by Tony Moore
Nearly one-fifth of the students in the University of Oxford's prestigious Mansfield College Visiting Student Programme next fall will be Dickinsonians. Made up of roughly 35 students "from Ivy League and other top U.S. Institutions" each year, the program recently announced that six Dickinson students, all class of 2016, have been accepted into the 2014 program.
The yearlong program sets the bar high—only students with a 3.7 or higher GPA are considered—but Dickinson raised that bar, as the six students accepted into the program, all sophomores, each have a 3.9 or higher, showing just how competitive, and how intellectually enticing, the program is.
“Some of the students are really warming to or craving the possibility of beginning to frame their own inquiry more deeply—to be in charge of their education,” says Wendy Moffat, professor of English and faculty coordinator for the Dickinson at Oxford program. This idea of taking the reins of one’s education is one that echoes from student to student as they discuss Mansfield.
“The level of independence afforded by the program as well as Oxford's world-class faculty helped me become a better writer, thinker and researcher,” says Martin de Bourmont ’14, who was one of two students to head off to Oxford when Dickinson joined the Visiting Student Programme two years ago.
The tutorial system embraced by Oxford is what helps cultivate this independence, and students will find that their studies are directed by individual academic pursuits, and discussions with professors and small groups are the norm.
Finding themselves in a wholly new environment, as Dickinsonians often do, students look to embrace the unfamiliar and use it to their advantage.
“I'm a historian, and I concentrate in medicine and science,” says Frank Vitale IV. “Mansfield and Oxford have the Wellcome Unit for the History of Medicine as well as the Museum for the History of Science and several tutors in the field of medicine/science. The program gives me the opportunity to visit those museums, use those resources and get ideas for new theses and research projects I could be doing. And it gives me a different perspective.”
That new perspective is something that comes from what Moffat calls displacement.
“I think these students like the idea of displacement and how that will help them understand themselves and what matters to them,” she says, noting that this year more applicants than ever came forward to be "displaced."
"I'm excited to study at Oxford, because I'll have the opportunity to focus deeply on the passions I've developed here at Dickinson," says Abigail Preston, a Russian and political-science major. "It'll be a huge challenge but one that will make us more independent thinkers and scholars, which will be very beneficial after graduation."
“It puts students' intellectual work at the center of the experience,” says Moffat. “The intellectual passion leads the way, and the student is shaping the inquiry much more, which means that if you're passionate about things, you can really dive into them.”
Courtney Helt is an English major from Hanover, Pa. She loves to read and write and is able to put these interests to use in her job as a tutor in the Norman M. Eberly Multilingual Writing Center. Courtney is planning to study Charles Dickens, Virginia Woolf and British children’s literature while at Oxford.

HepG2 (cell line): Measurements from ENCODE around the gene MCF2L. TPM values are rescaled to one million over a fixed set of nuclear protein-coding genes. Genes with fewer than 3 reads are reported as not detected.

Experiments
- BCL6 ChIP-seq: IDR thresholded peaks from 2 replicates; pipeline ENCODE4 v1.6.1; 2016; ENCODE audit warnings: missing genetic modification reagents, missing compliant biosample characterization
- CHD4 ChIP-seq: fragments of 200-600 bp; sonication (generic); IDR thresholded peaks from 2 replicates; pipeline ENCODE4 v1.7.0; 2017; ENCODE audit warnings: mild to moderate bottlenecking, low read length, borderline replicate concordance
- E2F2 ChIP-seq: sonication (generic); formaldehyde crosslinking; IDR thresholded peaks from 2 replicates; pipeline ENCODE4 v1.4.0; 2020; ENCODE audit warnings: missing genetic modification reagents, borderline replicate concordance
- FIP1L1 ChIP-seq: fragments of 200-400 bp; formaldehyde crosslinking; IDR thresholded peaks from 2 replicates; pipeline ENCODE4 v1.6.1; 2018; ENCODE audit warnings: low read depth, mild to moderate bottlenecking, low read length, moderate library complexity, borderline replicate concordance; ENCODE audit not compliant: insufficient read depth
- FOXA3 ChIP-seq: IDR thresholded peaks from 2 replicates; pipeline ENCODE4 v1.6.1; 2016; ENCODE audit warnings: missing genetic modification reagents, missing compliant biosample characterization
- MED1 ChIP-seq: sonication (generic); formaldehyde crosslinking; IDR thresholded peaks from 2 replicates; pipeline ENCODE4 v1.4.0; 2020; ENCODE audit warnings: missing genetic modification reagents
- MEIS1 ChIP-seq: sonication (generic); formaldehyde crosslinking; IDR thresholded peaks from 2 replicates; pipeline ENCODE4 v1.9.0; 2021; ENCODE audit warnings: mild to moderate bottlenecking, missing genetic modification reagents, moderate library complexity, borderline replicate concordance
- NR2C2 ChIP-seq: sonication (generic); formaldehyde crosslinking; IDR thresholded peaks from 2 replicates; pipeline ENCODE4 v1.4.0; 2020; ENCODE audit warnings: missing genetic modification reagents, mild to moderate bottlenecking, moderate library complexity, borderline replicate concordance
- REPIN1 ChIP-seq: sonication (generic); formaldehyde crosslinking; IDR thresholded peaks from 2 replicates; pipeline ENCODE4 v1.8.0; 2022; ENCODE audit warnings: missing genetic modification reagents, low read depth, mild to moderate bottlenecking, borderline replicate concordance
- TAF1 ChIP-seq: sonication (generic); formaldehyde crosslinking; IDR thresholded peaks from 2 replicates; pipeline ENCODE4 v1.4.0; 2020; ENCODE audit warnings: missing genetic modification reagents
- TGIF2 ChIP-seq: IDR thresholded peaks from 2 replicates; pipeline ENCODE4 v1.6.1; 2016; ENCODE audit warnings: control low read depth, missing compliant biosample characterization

Elizabeth Lanigan is an English and women’s & gender studies major from Rockaway, N.J. She is the executive copy editor for the Dickinson College Science Magazine, abroad chair for Alpha Phi Omega and a member of the Montgomery Service Leaders, through which she interns at Carlisle CARES, one of Carlisle's local homeless shelters. At Dickinson, she has developed equal passions for service and the study of English and women's writing. She is excited to continue her study of English at Mansfield.
Abigail Preston is a political-science major from Baltimore, Md., who hopes to focus on political philosophy while at Mansfield. At Dickinson, she’s part of the Mock Trial team, a member of Dickinson's chapter of Students for Sensible Drug Policy and a member of Delta Nu.
Active in many political and religious activities on campus, Shayna Solomon is a political-science major from Rockville, Md., with a special interest in the intersection of religion and politics. She is president of the Jewish student organization Hillel, vice president of the social-justice group Students for Social Action and treasurer of the two-state solution (to the Israeli-Palestinian conflict) advocacy group J Street U. She works for the Office of Religious Life on campus and teaches at a Harrisburg religious school.
Currently working on a research project investigating the history of science at Dickinson, Frank Vitale is a history major from Fort Washington, Pa., who concentrates in the study of medical and scientific history. Frank also serves as a Dana intern for the Dickinson Archives & Special Collections, working on the archives’ Carlisle Indian Industrial School Digitization Project.
An international student from Guangzhou, China, Xueyin Zha is a history and sociology major who says her time at Dickinson has been an “extremely enriching experience, personally and intellectually.” She credits the guidance and dedication of her professors and friends and the academic and human resources at Dickinson for enabling her to take part in such opportunities as the Mansfield program.
Dickinson's global programs overview
Published February 24, 2014